My problem with the Recon is it's weight. I sure wouldn't want to lug that thing very far over tough terrain. Overall it seems to be a very nice crossbow.

Doug


Doug,

Have you tested your arrows for speed at different yardages?
I'd like to get some data points for blazers at 5,10,15,20,25,30, and 35 yards.
Do you have a chrono?

I think the tuning of the bow,, fletching/feathers decision, and broadhead chioce all have an impact on speed loss due to drag. I think many different setups will have different losses.

I hope someone (you?) has some data out there, similar to the collection of DB readings.

Thanks in advance :rolleyes:

Pete

#16 StoredEnergy

StoredEnergy

    Senior Member

  • Members
  • 224 posts

Posted 16 September 2008 - 08:08 AM

Crossbows seem quieter shooting heavier arrows than lighter arrows.

#17 dougedwards

dougedwards

    Member

  • Members
  • 55 posts

Posted 16 September 2008 - 08:31 AM

Doug,

Have you tested your arrows for speed at different yardages?
I'd like to get some data points for blazers at 5,10,15,20,25,30, and 35 yards.
Do you have a chrono?

I think the tuning of the bow,, fletching/feathers decision, and broadhead chioce all have an impact on speed loss due to drag. I think many different setups will have different losses.

I hope someone (you?) has some data out there, similar to the collection of DB readings.

Thanks in advance :D

Pete


Pete......I think what you are asking is if I have data for the speed of my arrows at varying distances. I do not. Even though I have a chrony I have been reluctant to test the speed of arrows with broadheads because I have shot up two chronographs with my muzzleloader. Actually I could measure the speeds by setting the chrony right next to the target at varying distances. I will attempt that this weekend. My arrows are Beman Thunderbolts tipped with 125gr Magnus Stingers and lumenok nocks. No brass inserts. I have never seen the data of arrow speeds at distances from the crossbow but I bet there are some out there.

Doug

#18 vaguru

vaguru

    Senior Member

  • Members
  • 971 posts

Posted 16 September 2008 - 12:20 PM

You can try this link, http://home.att.net/...ballistics.html, or go to Excalibur for answers to arrow speeds at different distances. Excalibur only goes out to 50 yds, Jckson goes to 100 yds. I tried another ballistics table also but I believed it to be way off. Jacksons chart with your KNOWN speed is close. You can also use it to figure what you would gain/lose with more speed or more weight.

My main noise issue is when I cock my Terminator 175HP. The hooks rub the side of the stock squeaking/squealing the whole way. Don't have this problem with the Buckbuster 150. I know, I know, Jig a Loo!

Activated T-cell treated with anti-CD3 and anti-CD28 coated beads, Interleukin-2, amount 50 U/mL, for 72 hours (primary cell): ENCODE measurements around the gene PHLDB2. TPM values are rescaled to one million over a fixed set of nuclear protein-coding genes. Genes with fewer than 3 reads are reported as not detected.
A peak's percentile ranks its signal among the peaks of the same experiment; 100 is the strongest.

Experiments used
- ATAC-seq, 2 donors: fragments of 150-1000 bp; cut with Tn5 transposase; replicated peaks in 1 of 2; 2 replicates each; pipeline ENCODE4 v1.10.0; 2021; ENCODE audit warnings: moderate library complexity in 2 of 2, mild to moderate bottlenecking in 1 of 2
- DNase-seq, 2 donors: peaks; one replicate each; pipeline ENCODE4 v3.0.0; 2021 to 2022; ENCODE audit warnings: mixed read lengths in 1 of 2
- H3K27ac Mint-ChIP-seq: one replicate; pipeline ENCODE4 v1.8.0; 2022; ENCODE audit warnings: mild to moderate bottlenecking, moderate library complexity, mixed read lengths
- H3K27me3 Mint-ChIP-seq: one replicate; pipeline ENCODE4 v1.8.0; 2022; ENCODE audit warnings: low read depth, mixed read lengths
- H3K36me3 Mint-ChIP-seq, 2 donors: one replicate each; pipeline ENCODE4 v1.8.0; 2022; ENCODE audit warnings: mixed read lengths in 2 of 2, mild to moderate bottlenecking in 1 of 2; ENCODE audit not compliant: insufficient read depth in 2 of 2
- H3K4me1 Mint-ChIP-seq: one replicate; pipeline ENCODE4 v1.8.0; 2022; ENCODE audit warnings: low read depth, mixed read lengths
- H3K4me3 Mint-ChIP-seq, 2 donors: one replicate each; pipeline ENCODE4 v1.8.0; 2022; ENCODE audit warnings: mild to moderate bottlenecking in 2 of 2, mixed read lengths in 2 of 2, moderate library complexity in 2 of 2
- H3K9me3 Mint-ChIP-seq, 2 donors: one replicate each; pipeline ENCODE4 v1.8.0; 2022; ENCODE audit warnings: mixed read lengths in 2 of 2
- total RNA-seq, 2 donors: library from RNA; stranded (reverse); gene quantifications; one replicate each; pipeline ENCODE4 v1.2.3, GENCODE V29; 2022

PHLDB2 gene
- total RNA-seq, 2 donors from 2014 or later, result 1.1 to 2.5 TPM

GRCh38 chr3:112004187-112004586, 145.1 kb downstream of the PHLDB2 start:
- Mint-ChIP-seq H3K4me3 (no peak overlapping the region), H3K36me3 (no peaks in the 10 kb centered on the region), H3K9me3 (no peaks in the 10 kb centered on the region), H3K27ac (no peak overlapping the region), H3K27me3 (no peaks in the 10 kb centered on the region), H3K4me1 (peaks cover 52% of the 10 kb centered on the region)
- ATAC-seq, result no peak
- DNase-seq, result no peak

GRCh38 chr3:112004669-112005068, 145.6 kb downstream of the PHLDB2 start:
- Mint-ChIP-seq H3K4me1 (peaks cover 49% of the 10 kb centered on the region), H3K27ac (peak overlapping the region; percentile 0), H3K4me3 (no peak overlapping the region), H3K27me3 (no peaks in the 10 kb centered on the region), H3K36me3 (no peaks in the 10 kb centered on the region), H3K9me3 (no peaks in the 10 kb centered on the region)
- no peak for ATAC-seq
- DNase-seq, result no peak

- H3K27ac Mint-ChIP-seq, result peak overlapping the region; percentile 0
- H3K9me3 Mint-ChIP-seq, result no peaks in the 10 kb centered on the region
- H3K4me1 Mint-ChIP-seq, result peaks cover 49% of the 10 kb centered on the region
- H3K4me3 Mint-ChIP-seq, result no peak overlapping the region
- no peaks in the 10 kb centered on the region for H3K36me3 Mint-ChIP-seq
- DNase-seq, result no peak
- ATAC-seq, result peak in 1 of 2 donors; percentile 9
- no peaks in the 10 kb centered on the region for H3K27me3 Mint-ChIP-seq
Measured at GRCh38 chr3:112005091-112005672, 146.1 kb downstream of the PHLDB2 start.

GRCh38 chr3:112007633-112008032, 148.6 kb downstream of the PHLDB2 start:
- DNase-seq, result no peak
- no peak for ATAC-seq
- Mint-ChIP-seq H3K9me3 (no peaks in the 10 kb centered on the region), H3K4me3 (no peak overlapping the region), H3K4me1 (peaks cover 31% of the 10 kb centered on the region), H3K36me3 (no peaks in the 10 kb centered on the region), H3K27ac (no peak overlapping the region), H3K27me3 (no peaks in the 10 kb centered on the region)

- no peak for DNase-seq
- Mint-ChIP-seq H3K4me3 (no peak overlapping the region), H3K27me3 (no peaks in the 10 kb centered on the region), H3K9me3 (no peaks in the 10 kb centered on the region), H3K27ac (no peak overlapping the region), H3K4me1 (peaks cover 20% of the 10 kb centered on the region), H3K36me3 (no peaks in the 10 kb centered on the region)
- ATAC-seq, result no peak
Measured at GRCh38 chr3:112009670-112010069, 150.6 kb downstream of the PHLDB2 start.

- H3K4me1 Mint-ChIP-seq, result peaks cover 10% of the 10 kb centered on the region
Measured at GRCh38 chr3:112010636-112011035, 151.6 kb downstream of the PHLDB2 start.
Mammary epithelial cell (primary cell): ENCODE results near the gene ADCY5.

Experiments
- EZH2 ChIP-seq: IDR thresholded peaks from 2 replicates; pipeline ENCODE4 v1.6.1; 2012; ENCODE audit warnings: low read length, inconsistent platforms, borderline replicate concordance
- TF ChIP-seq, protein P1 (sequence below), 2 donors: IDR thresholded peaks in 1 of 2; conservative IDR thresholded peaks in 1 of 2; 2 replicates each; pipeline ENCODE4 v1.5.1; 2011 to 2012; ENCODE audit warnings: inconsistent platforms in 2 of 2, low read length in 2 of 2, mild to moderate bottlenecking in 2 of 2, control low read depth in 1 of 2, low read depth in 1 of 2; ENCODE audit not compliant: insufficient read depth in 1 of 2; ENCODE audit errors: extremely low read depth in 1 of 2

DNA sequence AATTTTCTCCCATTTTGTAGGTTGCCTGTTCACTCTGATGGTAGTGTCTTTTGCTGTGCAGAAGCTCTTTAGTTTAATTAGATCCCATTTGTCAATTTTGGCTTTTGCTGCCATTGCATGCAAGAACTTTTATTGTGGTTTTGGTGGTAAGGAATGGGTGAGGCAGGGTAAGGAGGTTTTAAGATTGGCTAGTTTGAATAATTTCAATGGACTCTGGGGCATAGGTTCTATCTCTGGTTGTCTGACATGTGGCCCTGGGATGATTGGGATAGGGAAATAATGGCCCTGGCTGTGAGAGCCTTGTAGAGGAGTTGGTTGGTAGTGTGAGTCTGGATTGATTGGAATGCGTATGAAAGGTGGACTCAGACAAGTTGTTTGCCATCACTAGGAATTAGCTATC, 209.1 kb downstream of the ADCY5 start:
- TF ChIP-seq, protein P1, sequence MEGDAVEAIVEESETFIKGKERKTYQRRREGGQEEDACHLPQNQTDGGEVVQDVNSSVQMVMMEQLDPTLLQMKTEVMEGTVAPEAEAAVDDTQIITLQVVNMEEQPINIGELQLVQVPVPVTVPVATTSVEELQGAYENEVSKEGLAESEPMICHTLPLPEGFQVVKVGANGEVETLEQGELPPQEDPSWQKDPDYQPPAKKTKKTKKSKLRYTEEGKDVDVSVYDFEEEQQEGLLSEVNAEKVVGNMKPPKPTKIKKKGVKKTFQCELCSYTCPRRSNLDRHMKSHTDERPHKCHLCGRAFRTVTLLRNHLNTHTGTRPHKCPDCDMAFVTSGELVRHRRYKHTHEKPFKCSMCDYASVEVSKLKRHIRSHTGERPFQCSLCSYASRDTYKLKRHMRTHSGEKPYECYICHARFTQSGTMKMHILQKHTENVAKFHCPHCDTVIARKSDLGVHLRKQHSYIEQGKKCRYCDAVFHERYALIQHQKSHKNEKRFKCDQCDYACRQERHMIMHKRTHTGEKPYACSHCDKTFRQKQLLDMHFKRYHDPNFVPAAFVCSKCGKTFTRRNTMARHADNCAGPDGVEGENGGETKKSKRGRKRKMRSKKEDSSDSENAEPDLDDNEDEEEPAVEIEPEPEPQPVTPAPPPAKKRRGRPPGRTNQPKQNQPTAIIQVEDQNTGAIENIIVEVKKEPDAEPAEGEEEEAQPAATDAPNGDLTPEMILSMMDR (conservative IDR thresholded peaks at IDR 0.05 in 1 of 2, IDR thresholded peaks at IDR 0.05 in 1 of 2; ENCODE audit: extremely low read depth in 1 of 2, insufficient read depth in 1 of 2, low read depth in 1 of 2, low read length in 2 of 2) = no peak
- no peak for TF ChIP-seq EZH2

Edited by vaguru, 16 September 2008 - 12:24 PM.


#19 oldbhtrnewequip

oldbhtrnewequip

    Senior Member

  • Members
  • 223 posts

Posted 16 September 2008 - 07:46 PM

You can try this link, http://home.att.net/...ballistics.html, or go to Excalibur for answers to arrow speeds at different distances. Excalibur only goes out to 50 yds, Jckson goes to 100 yds. I tried another ballistics table also but I believed it to be way off. Jacksons chart with your KNOWN speed is close. You can also use it to figure what you would gain/lose with more speed or more weight.

My main noise issue is when I cock my Terminator 175HP. The hooks rub the side of the stock squeaking/squealing the whole way. Don't have this problem with the Buckbuster 150. I know, I know, Jig a Loo!


Looks like I'm losing 4.3 fps every 10 yards with an exomax starting at 325 with 400 grain arrows...assuming of course that's what I'm getting off the rail.

#20 vaguru

vaguru

    Senior Member

  • Members
  • 971 posts

Posted 17 September 2008 - 11:31 AM

oldbhtr,

If you are using the same arrow weight as what is listed in the chart, the answer is yes. Have you chronoed your arrow? This is the only way to know for sure. I can attest to the fact that the charts are very close to actual from what I have done, chrono and drop test shooting. I did find that all the charts eventually have errors, due to YOUR exact arrow confiquration. Vanes play a BIG part in this as the softer ones flex more upon shooting than the stiffer ones, making more noise as they flutter loosing velocity. The noise comes from vane flutter, flutter is drag, net is less velocity. The angle of the fletch also enters into this drag. Straight fletch have less drag, use just enough to stablize, any more is velocity loss.

I'm going to try different vanes just to see which produce the least noise in my next test. I love to tinker! If you stand about 5-10 yds in front of, and 3-5 yds to the side of the arrow flight path when some shoots the xbow you will hear the vane flutter. The quieter it is, the less flutter, the less drag. My son actually recorded an arrow fight with his cell phone from this position. You just have to hear it yourself.

This is one reason the Blazers and their kind work so well, stiff vane with adequate surface area to control flight.

In conclusion, I am more concerned with arrow flight noise than I am with discharge noise from the xbow. The discharge noise is short lived, maybe getting the games attention, but the arrow noise is constant until flight stops. Game can hear this flight noise, as I can, and may be able to "hone" in on it and move, especially if they had a "fix" on the discharge noise. BTW, I can hear the arrows flying out of my vertical bow too, they aren't as loud because they aren't going as fast. If you shoot unalerted game, probably makes no difference. I never had a deer or bear move out of the way of one of my vertical bow shot arrows.